Ifo Viewpoint No. 105: Bad Banks and Bad Ideas

Hans-Werner Sinn
Munich, 10 June 2009

The German government has decided to set up so-called bad banks. The structured securities of American origin that the banks still have on their books are to be transferred to the bad banks. The market value of these securities, which arose via the securitisation of credit claims vis-à-vis American real-estate owners, is now only a fraction of their nominal value. Papers in the so-called equity tranches have a market value approaching zero, and even papers in the AAA category are being traded at only a third of their nominal value. This decline in value can be traced back to the institutional deception in which American rating agencies, the lax regulation of the investment-banks, the legal institution of limited liability and not least the US housing policies all played a part.

The balance sheets of German banks still largely list such structured securities at values far above their market values. This is partly because the European Union last autumn, after the collapse of Lehman Brothers, gave the banks the possibility to shift these papers retroactively to July 2008 from their trading books to their investment books, thus protecting them from the valuation adjustments that became necessary after the collapse of the interbank market. In addition, the banks had considerable leeway to assess their loan claims using the fair-value method by means of discounting of estimated loan repayments. No one is forcing them to write off these claims if losses are not yet inevitable but may only occur with a certain degree of probability.

How large the hidden liabilities in the banks’ balance sheets still are becomes clear when we compare the actual write-offs and market valuation adjustments made by Bloomberg with the forecasts of such write-offs and valuation adjustments made by the International Monetary Fund (IMF). The former stood at 1.1 trillion dollars worldwide at the end of February. The latter, in the April IMF forecast, was 4 trillion dollars for the US, the euro area, the UK and Japan. According to the IMF figures, only a fourth of the expected valuation adjustments have been carried out. This, to be sure, is only an average figure for the whole world, but since there is no reason to assume that the Americans sold the better papers within the rating categories to Germany and kept the worse ones for themselves, we must assume that the IMF figure applies proportionally also for the structured US securities deposited in Germany. Up until February only 22 percent of the capital reserves on aggregated German bank balance sheets were lost as a result of valuation adjustments of toxic assets. If this percentage figure were quadrupled, German banks would be broke, on average, because with the little capital that remains they can no longer meet the operating requirements laid down by the supervisory authorities. It is only small comfort that the American and Swiss banks are in an even worse predicament.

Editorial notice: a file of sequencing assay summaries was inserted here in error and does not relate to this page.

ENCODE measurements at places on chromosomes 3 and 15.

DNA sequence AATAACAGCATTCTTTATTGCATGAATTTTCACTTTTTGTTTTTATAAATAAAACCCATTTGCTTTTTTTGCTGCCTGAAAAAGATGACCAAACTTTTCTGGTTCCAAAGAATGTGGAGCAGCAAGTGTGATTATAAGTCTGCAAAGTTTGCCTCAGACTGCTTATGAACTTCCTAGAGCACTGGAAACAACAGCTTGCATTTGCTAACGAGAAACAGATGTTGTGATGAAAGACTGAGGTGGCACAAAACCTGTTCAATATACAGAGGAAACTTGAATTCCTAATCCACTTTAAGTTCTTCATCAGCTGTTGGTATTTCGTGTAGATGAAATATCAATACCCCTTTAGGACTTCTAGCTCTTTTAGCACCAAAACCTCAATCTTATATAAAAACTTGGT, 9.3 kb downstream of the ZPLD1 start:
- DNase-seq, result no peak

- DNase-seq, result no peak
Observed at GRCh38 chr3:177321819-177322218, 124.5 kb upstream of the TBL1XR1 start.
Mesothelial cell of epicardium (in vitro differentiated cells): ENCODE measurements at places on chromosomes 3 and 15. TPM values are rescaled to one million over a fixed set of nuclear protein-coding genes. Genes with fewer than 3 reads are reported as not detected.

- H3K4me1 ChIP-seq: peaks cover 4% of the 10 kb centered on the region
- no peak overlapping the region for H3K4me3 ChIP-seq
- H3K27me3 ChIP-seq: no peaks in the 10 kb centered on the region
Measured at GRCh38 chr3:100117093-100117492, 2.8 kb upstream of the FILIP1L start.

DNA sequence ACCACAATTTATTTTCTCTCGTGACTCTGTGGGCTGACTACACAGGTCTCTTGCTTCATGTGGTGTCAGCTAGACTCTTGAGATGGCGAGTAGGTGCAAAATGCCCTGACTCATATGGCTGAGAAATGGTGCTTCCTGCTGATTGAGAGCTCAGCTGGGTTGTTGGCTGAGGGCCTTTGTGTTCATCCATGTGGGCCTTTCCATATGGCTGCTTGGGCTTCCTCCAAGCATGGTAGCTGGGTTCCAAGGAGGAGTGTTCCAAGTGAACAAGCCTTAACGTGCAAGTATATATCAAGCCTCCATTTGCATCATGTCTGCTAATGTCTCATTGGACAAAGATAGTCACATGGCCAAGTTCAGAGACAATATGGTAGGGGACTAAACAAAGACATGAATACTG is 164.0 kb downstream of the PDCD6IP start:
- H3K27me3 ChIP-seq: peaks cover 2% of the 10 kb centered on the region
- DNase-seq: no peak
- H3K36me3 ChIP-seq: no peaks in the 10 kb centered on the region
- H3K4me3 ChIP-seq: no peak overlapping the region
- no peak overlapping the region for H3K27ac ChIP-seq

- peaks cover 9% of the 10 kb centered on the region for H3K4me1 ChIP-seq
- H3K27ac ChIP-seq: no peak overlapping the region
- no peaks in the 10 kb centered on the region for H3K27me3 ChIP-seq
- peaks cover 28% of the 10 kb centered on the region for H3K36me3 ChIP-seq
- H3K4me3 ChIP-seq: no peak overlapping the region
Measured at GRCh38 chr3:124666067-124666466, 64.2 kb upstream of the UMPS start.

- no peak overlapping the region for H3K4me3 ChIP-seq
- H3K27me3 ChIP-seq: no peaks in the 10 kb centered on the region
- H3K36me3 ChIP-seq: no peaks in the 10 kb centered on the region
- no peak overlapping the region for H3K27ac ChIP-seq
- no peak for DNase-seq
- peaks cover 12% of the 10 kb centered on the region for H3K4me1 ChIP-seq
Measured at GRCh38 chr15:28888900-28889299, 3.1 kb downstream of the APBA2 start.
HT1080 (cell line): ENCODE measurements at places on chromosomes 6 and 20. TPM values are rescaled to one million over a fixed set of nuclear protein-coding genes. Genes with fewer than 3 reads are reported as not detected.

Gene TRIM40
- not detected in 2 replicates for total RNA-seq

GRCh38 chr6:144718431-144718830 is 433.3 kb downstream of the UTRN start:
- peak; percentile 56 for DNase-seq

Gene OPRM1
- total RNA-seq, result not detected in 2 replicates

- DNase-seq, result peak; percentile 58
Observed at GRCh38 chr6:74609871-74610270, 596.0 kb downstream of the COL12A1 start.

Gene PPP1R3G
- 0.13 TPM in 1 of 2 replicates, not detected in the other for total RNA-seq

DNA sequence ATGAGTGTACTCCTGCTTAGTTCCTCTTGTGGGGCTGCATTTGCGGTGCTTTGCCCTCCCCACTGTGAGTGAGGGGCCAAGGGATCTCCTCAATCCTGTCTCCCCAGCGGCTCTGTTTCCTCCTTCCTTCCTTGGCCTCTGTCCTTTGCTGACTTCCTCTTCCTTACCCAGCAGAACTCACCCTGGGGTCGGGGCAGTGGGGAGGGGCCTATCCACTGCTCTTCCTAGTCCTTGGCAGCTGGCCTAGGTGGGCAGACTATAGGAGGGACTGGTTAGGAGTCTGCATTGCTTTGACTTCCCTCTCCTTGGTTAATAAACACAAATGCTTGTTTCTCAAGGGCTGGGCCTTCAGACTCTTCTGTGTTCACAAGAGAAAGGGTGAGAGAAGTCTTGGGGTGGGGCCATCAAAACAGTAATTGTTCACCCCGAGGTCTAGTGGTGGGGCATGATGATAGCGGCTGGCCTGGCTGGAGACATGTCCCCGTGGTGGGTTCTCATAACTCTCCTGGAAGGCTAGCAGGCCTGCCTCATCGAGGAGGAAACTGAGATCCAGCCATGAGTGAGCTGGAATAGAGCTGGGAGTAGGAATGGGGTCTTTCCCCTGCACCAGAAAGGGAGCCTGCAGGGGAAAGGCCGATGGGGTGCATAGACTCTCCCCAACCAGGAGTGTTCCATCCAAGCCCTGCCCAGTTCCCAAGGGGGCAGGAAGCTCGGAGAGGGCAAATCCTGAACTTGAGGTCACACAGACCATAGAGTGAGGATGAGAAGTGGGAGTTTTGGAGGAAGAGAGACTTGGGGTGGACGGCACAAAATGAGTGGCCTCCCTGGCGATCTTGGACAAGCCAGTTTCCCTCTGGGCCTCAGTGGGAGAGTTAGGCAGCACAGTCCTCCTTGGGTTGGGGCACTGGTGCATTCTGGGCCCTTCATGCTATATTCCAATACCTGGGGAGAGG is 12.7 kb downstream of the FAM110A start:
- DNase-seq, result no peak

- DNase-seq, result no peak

According to official information of the Federal Financial Supervisory Authority (BaFin), the stock of structured assets that could be transferred to the bad banks stands at about 200 billion euros. Unofficially, the stock of toxic papers, as reported by the Frankfurter Allgemeine and the Süddeutsche Zeitung, is 800 billion euros, not including non-performing loans to companies. In light of capital reserves of only 300 billion euros in the consolidated bank balance sheet, this information is unfortunately not any better than the comparison of the IMF and Bloomberg figures.

To say that the German banks have a liquidity problem would be an understatement. In truth they have a serious solvency problem. A great deal of capital has already been lost and much more will be lost when the truth is revealed about the structured assets. To avoid a persistent credit crunch and subsequent damage to the real economy, ways must be found to provide German banks with fresh capital.

Bad banks, if they do not cost the state anything as the politicians maintain, are not the way to reach this goal. The state can only provide the banks with fresh capital if the bad banks are expensive for the state and not if they do not cost anything.

It is to be feared that the taxpayers will foot the bill for the bad banks, because since participation is voluntary, the banks will only join if they expect advantages. At first glance the construction seems to be designed fairly insofar as the banks must pay off the losses of the bad banks over time from their dividends. They must also pay fees for the guarantees assumed by the Financial Market Stabilisation Fund (SoFFin) for the interest-bearing securities that the bad banks issue in exchange for the toxic securities. However, since any bank could also buy guarantees on the market, the bad banks are nothing more than contracts by which banks are surreptitiously given money.

The real problem is that the state has no money to give away. A better and more transparent solution would be for the state to openly transfer the necessary capital to the banks in return for stock. It could hold the stocks until the crisis is over and then sell them, perhaps even at a profit.

Hans-Werner Sinn
Professor for Economics and Public Finance
President of the Ifo Institute

Published as "Bad Banks und Bad Ideas“, WirtschaftsWoche, No. 22, 25 May 2009, p. 43.